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Kurdistan Islamic Party Institutes Reform

Analysts say party’s efforts to become more democratic will not strengthen support for it.
By Wrya Hama-Tahir
The Kurdistan Islamic Union, KIU, has broken with tradition in Kurdish politics by reducing the party leader’s power and electing new members to senior posts.

The party made the changes in an attempt to modernise and attract voters frustrated with the two dominant parties in Iraqi Kurdistan – the Kurdistan Democratic Party, KDP, and the Patriotic Union of Kurdistan, PUK.

However, analysts say the restructuring is unlikely to increase popular support for the Islamic party – which bases its ideology based on religious principles – or to shift political power in a region dominated by secular politicians.

In early May, the KIU elected 13 new members to its 35-member leadership committee and decentralised power by reassigning many of the leader’s powers to lower-level officials.

“We are asking for power to rotate in the [Kurdish] government and in other political parties, so there must also be a rotation of power within our own party,” explained Abu Bakir Haladni, one of the newly-elected party leaders.

At 38, Haladni is the youngest member of the new leadership committee. He said the changes were part of the party's strategy to attract more members and to enable more people to serve in leading positions.

“Our popularity will grow,” he predicted. “These changes will help build an institutional party where one person won’t hold all the power."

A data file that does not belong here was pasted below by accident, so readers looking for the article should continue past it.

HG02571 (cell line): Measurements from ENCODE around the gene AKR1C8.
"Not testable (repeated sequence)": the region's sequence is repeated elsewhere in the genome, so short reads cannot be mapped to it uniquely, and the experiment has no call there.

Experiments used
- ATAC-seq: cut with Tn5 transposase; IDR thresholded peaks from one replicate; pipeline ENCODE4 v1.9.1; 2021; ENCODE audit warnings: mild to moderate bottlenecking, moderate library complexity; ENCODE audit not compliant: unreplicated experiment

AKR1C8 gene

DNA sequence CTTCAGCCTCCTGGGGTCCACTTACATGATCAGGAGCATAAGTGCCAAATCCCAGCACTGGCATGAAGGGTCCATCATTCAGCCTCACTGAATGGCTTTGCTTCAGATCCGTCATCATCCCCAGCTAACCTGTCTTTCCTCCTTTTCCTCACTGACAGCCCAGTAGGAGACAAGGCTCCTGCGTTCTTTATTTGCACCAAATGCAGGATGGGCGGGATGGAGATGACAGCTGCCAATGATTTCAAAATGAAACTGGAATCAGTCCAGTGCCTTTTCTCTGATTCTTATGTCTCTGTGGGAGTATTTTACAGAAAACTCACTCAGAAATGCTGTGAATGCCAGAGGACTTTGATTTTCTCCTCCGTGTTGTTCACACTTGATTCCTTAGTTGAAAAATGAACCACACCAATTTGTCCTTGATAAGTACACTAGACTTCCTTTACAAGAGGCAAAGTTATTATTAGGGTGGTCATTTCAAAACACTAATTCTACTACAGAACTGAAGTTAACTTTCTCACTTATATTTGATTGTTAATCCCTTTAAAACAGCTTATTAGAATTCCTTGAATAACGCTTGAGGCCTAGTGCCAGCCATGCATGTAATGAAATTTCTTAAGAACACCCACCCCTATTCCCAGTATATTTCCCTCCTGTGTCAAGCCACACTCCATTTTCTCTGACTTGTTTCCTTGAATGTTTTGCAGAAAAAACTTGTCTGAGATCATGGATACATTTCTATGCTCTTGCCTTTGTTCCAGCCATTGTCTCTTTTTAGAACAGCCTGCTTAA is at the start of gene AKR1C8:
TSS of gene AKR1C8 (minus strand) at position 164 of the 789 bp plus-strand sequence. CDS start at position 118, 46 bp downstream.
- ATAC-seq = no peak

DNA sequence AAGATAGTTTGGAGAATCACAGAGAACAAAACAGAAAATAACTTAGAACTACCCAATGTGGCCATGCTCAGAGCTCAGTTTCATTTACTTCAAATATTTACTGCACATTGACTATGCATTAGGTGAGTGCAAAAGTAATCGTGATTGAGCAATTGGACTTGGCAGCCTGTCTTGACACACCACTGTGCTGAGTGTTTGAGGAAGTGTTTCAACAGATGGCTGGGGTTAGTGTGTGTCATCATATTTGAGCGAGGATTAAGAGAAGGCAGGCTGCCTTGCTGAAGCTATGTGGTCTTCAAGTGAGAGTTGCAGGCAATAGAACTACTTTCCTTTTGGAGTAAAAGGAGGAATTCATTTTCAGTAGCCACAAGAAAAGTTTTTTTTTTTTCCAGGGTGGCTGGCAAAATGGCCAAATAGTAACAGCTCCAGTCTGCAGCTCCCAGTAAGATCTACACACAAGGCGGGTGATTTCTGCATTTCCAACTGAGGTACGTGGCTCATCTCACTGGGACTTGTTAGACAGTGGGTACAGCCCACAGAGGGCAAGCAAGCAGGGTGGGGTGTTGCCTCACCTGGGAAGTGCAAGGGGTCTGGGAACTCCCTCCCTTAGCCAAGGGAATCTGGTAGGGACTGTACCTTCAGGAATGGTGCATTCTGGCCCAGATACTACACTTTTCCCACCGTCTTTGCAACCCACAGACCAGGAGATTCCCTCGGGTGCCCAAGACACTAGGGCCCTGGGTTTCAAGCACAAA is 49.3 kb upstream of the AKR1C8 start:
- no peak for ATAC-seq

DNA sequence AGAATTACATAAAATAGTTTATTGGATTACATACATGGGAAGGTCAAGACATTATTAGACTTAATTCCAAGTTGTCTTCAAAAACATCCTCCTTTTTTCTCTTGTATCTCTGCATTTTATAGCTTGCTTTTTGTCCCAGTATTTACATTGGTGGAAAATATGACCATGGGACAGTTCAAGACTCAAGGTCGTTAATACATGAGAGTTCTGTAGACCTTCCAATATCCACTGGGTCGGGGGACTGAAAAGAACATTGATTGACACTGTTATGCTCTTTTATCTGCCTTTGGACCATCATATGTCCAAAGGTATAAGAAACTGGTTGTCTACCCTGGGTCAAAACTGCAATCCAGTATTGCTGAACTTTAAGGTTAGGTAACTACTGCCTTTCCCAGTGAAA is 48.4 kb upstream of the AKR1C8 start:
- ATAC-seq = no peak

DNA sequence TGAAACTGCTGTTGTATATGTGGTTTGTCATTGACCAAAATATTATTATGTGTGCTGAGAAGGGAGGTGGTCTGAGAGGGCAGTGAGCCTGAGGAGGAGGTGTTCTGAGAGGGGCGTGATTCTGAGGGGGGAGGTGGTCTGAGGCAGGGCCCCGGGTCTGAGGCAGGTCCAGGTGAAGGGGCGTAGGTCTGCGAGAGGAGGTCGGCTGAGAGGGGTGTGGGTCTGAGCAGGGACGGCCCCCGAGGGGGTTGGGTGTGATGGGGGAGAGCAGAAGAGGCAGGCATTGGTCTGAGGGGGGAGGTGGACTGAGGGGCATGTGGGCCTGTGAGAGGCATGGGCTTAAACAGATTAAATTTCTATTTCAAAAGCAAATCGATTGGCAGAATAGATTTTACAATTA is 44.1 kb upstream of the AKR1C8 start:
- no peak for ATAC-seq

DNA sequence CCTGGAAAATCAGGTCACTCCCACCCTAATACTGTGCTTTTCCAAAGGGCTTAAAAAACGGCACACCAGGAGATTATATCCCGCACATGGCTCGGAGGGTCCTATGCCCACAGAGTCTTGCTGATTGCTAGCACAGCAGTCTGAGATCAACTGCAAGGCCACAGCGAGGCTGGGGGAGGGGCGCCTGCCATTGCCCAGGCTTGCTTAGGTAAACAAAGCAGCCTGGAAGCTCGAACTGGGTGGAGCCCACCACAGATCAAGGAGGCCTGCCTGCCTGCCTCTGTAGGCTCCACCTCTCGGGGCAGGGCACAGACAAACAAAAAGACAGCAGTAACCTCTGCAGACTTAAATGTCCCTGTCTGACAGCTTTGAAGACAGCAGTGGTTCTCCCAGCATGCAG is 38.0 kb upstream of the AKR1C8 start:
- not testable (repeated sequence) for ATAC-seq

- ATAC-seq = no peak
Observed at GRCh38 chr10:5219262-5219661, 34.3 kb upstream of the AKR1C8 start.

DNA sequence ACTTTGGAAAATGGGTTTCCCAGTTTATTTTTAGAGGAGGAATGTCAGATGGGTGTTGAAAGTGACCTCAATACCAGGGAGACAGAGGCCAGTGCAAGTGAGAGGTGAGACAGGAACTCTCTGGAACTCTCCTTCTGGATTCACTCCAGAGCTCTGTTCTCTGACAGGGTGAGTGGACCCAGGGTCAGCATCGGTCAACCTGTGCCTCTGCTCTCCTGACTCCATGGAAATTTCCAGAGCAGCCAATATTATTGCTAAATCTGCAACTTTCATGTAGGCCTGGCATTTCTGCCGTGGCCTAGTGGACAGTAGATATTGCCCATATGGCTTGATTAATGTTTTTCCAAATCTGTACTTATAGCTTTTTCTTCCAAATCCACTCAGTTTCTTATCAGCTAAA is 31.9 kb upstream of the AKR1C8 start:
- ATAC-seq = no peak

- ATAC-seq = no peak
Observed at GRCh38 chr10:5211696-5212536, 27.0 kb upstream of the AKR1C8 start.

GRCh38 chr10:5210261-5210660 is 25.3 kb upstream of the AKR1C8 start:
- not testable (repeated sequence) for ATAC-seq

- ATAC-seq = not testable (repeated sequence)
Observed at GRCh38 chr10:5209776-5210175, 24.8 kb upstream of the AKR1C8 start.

As part of the reform, the party has changed its rules to limit the power of its leader, the secretary-general, who will now need the approval of fellow leaders to spend money, appoint members to government posts and appoint or dismiss regional directors.

Former KIU politburo member Sabriyah Ghafar said it was time for the party to have new leaders and called the reforms a “democratic innovation” in the region.

“We really hope that the changes we made will impact other political parties,” she said.

But independent critics and some party members noted that the KIU re-elected secretary-general Salahadin Bahadin, who has served since the party was founded in 1994.

They also pointed out that the number of female leaders in the party has declined from five to three following the restructuring.

However, Haladni said that this was not a result of discrimination.

“Our sisters didn't nominate themselves,” he said. “We even tried to set a quota, but they refused and said they wanted to gain positions based on merit, not affirmative action.”

While Iraqi Kurdistan is widely praised internationally as being one of the most democratic parts of the Middle East, Kurdish politics has been dominated by the same political figures and parties for decades.

The leading parties, the KDP and PUK, hold most of the power in the Kurdish government, which is the primary employer in the north.

The KDP has not held internal party elections for 15 years, and the PUK has not convened to elect new leaders since 2000.

Both have been criticised for favouring members of leading families. The Barzani family has run the KDP since it was created in 1946, by Mustafa Barzani, the father of Iraqi Kurdistan’s current president Masood Barzani and grandfather of the region’s prime minister Nechirvan Barzani.